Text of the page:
There are big stories about how artists like Benson Boone, Shaboozey, Tyla, and Tems have exploded into superstardom this year. How does Spotify help emerging or breakout artists?

Sulinna: We’re always committed to supporting emerging artists, whether it’s through programs like RADAR and Fresh Finds or our weekly playlist updates. Our playlist ecosystem thrives on discovery, and it’s our job as curators to introduce listeners to artists and songs within the environments of our specific playlists. Each of these artists have been supported on Spotify for years. Often breakout artists appear to happen overnight, but our curation history proves that generally there are years of support and discovery that lead to the superstar moment.

Ziad: Recommendations are powered by data. When many users have added a given song to their playlists and listened to it, personalization algorithms can use that data to find patterns and recommend those songs to new users. But new releases, by definition, don’t have very much playlisting or listening data yet! That’s called a “cold start” challenge and we are constantly working on improving our ability to recommend new music so that we can match artists and listeners as soon as possible.

That’s when we need to look at more factors, like signs of popularity. If we see something that’s rising on the charts, that’s a very useful signal to our recommendation algorithms to take into account. Given their cultural expertise, predictions from Sulinna’s team on songs they think our users may enjoy are another factor.

We’re constantly testing various approaches and they don’t always go perfectly, but we’re getting better and better at delivering fans their next new favorite artist. I like to think of it as a fun and important challenge that will help listeners find their song of the summer.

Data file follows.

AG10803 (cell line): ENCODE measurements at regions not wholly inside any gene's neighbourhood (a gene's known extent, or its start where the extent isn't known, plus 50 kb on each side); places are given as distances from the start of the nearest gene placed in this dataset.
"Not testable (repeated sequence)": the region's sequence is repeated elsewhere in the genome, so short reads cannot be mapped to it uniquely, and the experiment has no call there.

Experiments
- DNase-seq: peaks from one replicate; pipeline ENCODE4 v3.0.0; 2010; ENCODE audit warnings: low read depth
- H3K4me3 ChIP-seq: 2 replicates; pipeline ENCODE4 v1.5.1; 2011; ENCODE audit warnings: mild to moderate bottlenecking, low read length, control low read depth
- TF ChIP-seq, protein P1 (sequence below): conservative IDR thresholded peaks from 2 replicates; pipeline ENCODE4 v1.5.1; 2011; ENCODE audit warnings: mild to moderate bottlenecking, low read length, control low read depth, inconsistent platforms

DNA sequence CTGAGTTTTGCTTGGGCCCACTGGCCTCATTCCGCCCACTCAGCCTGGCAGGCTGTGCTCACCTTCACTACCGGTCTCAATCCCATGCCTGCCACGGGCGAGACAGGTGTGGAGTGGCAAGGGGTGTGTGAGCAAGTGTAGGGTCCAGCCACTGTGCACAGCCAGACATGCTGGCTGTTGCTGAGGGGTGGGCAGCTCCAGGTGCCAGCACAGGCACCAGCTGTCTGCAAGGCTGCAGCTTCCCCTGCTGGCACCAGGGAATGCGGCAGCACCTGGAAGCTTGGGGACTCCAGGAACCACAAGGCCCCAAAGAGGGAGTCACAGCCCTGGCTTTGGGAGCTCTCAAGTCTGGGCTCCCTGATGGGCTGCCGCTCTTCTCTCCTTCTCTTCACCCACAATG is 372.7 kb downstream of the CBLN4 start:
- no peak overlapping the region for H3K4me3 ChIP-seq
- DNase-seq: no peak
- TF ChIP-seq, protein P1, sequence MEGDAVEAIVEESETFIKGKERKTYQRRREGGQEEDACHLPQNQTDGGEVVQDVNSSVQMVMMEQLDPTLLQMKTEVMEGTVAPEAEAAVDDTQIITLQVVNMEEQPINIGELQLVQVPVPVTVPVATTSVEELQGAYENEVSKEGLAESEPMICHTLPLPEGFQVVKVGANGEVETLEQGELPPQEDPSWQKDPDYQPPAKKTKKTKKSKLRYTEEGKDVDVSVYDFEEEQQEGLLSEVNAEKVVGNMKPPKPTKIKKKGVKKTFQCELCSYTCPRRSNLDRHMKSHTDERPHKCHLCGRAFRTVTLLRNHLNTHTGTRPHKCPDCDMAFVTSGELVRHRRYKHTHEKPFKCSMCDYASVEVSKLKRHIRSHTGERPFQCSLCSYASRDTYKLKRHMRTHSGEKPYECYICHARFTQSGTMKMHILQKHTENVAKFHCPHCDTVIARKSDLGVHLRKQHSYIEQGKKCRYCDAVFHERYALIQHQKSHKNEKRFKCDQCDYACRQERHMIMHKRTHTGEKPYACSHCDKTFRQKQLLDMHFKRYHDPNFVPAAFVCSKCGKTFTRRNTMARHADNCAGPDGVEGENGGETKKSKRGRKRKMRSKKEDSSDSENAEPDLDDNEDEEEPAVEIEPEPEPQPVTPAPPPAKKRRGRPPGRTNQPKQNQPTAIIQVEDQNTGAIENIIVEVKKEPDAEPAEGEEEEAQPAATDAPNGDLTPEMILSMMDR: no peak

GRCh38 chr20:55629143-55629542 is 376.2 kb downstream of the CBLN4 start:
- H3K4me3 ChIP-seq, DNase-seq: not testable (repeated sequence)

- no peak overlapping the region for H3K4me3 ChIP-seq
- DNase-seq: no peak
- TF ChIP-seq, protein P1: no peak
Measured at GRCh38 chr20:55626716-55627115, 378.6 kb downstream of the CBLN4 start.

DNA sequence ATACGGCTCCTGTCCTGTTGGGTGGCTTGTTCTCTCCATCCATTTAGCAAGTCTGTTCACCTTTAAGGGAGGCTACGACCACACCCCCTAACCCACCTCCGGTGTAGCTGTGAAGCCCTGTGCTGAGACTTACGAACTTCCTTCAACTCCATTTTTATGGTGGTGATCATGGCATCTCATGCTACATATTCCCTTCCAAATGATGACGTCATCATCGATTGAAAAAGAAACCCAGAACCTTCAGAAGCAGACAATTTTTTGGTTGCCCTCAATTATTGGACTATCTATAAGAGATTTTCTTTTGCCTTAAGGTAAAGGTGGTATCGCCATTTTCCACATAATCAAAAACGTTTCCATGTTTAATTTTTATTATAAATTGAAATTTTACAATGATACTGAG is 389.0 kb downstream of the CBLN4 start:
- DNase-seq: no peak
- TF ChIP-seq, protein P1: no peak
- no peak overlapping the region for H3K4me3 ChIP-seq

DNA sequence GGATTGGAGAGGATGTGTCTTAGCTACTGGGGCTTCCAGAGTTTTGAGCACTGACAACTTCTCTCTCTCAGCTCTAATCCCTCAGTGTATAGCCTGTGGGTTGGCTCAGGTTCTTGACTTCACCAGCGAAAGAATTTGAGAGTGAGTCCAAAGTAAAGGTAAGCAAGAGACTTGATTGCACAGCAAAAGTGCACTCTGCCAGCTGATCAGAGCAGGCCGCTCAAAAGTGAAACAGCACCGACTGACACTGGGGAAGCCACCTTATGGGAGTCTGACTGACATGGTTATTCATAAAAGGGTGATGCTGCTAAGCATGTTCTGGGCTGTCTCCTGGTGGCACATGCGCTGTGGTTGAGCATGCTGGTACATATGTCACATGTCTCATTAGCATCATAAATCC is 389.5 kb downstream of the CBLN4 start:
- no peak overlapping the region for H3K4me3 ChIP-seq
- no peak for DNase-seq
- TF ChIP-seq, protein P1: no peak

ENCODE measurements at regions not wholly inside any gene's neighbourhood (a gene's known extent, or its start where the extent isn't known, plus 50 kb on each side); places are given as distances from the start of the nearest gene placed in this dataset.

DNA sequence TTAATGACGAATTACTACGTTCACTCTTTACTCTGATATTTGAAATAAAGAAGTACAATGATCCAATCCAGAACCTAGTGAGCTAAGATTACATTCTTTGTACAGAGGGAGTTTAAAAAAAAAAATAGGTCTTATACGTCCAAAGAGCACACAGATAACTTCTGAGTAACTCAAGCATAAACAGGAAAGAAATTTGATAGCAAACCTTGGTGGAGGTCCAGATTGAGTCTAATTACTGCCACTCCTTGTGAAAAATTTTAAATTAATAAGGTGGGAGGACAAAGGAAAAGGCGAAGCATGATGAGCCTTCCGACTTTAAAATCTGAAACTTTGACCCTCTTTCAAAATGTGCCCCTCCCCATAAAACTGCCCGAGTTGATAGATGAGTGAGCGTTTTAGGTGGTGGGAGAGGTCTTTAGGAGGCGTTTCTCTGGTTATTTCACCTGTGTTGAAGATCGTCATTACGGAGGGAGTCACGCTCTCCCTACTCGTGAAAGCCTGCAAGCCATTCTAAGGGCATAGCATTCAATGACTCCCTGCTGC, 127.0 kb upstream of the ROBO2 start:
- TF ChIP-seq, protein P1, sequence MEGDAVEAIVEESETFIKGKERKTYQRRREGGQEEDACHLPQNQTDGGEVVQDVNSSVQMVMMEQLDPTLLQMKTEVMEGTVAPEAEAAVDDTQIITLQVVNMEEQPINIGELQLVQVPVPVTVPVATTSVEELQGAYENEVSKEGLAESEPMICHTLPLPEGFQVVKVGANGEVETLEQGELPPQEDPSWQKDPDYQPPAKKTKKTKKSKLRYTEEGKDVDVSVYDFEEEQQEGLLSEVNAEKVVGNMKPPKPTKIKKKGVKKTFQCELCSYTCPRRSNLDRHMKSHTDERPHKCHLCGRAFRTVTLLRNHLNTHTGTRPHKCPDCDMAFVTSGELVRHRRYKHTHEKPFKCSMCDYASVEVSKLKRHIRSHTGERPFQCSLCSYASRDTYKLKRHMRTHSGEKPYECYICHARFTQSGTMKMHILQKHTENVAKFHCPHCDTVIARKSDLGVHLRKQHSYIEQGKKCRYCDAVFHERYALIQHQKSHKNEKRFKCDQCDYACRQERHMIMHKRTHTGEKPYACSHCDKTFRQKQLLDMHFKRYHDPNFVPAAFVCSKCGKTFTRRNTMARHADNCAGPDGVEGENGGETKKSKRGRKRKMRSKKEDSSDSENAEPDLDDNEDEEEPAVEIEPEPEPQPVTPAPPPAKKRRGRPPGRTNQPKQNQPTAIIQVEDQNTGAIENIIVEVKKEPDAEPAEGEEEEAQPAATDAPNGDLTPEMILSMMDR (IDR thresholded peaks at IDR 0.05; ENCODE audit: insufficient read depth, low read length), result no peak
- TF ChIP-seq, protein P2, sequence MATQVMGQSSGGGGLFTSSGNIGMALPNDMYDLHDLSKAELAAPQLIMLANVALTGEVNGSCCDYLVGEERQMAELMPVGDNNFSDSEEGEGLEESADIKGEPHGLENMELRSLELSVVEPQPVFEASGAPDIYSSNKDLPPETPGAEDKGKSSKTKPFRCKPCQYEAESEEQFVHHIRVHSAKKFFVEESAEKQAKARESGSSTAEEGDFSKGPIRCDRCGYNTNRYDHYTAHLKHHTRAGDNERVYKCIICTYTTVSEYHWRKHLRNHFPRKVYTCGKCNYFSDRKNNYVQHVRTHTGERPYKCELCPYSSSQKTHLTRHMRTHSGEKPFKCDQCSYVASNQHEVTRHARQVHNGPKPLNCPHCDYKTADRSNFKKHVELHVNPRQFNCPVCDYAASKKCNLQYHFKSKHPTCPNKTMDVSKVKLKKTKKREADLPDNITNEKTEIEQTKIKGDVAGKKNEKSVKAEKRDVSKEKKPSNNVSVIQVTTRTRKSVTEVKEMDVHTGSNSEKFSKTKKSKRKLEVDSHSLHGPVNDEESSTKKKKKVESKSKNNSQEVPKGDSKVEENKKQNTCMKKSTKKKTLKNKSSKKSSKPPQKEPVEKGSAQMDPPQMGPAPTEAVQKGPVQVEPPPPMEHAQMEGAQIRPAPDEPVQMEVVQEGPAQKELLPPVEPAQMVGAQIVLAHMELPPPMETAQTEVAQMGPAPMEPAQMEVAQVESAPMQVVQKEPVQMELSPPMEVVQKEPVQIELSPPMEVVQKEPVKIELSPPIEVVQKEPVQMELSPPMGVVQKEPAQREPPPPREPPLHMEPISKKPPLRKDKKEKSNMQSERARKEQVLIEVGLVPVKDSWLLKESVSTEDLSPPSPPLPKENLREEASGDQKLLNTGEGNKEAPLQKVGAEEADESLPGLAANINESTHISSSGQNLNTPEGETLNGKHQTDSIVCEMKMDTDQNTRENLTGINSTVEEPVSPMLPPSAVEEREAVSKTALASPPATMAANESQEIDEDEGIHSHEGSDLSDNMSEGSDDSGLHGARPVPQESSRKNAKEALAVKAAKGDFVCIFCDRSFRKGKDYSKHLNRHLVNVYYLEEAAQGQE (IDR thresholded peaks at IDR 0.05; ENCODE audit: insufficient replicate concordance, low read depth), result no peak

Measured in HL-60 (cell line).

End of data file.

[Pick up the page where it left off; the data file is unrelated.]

As summer approaches, how does your team get together to kick off the season officially on Spotify?

Sulinna: Summer on Spotify is always a massive moment as listeners across the Northern Hemisphere look for the perfect songs to soundtrack the season. We see listeners naturally gravitate towards our summer playlists earlier each year, so the editorial team works to make sure these playlists are filled with the best music to match the mood and cultural moments happening that year. The U.K.’s huge throwback list Summer Bangers, Germany’s Sommergefühle, and global lists such as Summer Hits and Summer House 2024 are some highlights. 

Ziad, as Sulinna noted, so many of us spend summertime with family and friends. How can Spotify serve up music that is inspired by your friends’ music tastes?

Ziad: At Spotify, we know that music and audio help people connect with their friends and family. For this reason, we offer several social features—collaborating to create playlists, listening together in real time with our Jam social listening experience, understanding your shared music taste with Blend playlists, and our suite of sharing features—to help our listeners better connect with their friends and family.

How does Spotify choose what summer song to play next once the track or album you’ve chosen ends?

Ziad: To determine what to play you next, our systems have to look at what you were playing first. For example, what we play after a Heavy Metal song is very different from what we recommend after an Ethiopian Jazz song. From there, we look to play something we think you’ll like, but it has to be the right balance—it shouldn’t always be very close to what you were just listening to otherwise it will get monotonous, but it shouldn’t be too far off either otherwise you will have an incoherent session. The last piece is that it should adapt to the individual user. If you and your best friend were both listening to the same artist, autoplay may give you both a different recommended song to listen to next based on your individual taste profiles.

Stay tuned to @Spotify and @SpotifyNews for more summer music fun. And if you’re searching for a more personalized summer soundtrack featuring the hits you love, hit play on our Summer Hits 2024 playlist.